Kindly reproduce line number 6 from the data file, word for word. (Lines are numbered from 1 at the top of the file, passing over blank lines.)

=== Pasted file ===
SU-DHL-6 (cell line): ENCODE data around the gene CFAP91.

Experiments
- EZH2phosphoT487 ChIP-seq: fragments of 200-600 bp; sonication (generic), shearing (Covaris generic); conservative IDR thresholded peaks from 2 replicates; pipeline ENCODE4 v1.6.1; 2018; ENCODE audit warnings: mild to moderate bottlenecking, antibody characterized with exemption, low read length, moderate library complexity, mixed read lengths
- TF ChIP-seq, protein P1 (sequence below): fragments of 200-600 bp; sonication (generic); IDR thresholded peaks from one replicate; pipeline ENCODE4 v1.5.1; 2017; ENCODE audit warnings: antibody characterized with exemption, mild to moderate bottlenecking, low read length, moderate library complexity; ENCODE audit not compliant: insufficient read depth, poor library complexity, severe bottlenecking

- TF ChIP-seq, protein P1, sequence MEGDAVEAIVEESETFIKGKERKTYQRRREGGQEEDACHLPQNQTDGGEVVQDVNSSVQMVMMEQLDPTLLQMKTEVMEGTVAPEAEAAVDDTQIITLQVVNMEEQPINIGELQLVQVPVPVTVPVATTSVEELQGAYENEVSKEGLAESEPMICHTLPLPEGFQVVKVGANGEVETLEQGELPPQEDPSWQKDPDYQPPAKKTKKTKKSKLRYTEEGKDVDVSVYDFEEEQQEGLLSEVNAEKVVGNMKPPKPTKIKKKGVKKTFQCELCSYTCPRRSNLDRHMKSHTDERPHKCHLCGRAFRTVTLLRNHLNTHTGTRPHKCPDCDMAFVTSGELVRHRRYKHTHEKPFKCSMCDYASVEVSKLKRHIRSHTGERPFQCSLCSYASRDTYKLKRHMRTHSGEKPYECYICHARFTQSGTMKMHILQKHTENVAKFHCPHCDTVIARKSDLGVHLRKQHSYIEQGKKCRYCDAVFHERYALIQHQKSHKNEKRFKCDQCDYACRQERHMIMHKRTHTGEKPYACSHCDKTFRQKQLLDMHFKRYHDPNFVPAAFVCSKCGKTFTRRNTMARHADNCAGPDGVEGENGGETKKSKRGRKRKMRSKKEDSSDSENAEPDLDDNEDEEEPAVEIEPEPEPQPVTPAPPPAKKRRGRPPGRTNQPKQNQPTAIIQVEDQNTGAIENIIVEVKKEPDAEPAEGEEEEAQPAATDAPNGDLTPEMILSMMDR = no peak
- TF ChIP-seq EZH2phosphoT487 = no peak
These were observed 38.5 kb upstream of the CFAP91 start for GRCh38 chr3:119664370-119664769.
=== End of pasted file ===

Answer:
- TF ChIP-seq EZH2phosphoT487 = no peak